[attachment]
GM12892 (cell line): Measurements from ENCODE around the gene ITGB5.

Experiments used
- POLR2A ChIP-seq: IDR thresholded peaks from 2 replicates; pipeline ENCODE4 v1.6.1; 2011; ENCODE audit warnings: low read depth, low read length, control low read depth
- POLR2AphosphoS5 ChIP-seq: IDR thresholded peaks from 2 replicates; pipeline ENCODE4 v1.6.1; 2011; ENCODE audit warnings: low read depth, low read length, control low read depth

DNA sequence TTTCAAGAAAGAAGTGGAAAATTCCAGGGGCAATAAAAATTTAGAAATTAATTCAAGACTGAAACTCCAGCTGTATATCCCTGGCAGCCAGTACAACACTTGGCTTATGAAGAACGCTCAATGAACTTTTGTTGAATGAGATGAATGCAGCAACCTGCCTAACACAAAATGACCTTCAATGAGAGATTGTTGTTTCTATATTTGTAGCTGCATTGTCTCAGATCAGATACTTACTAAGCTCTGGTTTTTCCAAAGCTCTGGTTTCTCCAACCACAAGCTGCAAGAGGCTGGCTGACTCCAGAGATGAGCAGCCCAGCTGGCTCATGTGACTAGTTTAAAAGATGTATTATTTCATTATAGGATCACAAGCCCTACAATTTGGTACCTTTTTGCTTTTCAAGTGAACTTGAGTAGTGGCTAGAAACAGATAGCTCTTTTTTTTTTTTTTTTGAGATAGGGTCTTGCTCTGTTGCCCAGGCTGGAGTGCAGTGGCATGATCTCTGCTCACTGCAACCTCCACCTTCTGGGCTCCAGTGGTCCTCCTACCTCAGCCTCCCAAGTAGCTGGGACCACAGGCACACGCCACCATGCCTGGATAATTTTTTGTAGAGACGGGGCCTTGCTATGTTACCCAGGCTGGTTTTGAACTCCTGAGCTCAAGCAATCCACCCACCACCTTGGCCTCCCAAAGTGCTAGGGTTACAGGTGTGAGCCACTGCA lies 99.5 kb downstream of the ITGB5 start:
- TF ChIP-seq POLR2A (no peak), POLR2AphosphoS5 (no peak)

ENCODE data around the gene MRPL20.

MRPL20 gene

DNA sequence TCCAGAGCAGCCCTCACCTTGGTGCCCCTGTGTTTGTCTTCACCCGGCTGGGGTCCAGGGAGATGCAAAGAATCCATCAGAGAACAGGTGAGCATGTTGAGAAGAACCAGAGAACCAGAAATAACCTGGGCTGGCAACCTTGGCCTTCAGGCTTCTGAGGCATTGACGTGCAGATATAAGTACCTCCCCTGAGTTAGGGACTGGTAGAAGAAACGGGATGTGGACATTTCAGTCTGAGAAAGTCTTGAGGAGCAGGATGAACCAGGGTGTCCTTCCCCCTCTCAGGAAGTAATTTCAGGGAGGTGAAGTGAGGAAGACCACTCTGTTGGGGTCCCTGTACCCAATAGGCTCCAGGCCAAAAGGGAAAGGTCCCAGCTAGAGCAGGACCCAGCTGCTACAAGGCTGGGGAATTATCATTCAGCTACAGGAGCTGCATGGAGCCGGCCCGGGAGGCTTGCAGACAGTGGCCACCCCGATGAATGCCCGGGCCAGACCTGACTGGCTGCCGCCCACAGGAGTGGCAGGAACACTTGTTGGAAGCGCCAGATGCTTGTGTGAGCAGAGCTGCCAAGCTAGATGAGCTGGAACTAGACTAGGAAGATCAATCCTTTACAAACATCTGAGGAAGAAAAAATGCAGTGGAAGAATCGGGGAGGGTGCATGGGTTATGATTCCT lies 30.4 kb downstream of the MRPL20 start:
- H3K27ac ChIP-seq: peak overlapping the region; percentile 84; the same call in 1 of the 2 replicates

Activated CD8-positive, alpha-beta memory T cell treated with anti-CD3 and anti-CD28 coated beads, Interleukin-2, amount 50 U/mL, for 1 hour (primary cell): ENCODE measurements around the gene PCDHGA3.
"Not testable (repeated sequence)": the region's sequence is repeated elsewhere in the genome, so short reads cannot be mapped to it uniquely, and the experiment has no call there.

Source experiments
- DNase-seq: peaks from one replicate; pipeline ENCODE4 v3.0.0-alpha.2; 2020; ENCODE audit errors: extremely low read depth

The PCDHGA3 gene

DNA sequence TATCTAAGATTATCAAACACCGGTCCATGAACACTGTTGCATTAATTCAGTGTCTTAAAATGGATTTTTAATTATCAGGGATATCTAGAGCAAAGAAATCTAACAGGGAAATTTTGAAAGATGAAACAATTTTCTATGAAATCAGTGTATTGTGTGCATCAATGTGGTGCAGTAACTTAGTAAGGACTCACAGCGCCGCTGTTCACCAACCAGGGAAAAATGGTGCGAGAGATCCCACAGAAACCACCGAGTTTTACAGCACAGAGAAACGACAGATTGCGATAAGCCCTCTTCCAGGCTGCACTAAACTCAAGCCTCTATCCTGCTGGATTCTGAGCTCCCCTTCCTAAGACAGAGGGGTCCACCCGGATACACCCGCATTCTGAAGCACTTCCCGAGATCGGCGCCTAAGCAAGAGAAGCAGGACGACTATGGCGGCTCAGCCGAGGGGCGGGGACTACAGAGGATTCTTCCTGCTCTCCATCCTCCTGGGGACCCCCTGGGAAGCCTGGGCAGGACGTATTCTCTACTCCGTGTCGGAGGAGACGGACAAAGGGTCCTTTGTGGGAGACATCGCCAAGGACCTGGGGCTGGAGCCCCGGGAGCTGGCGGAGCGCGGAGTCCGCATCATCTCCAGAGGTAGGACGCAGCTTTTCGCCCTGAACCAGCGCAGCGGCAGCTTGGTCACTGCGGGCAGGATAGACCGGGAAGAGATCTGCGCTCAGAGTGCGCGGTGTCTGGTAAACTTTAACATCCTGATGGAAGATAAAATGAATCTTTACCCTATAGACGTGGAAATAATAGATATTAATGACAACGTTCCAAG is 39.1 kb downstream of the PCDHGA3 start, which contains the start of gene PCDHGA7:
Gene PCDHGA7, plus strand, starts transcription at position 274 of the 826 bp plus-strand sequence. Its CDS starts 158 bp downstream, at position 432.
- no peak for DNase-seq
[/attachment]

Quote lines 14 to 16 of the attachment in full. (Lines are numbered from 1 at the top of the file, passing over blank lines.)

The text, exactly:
- DNase-seq: peaks from one replicate; pipeline ENCODE4 v3.0.0-alpha.2; 2020; ENCODE audit errors: extremely low read depth

The PCDHGA3 gene

DNA sequence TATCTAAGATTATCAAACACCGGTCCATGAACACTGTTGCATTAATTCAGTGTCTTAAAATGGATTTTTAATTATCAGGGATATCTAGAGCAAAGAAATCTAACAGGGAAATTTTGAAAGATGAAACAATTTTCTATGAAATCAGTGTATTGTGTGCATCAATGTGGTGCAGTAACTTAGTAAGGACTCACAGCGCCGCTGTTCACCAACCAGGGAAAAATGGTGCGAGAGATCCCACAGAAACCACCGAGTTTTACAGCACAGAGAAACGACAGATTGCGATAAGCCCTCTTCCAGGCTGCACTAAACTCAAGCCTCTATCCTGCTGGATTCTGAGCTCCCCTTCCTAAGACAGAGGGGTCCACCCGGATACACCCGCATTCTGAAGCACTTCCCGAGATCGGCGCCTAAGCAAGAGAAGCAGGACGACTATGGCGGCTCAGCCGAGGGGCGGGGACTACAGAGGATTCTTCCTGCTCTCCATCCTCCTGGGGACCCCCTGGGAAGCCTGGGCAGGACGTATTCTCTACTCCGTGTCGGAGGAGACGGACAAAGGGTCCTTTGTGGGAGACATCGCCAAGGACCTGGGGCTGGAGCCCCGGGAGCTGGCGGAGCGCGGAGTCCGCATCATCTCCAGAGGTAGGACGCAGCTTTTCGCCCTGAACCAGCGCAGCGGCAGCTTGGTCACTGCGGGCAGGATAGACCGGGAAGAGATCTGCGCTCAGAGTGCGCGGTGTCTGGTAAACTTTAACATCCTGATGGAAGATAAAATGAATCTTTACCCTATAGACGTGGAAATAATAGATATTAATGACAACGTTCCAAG is 39.1 kb downstream of the PCDHGA3 start, which contains the start of gene PCDHGA7: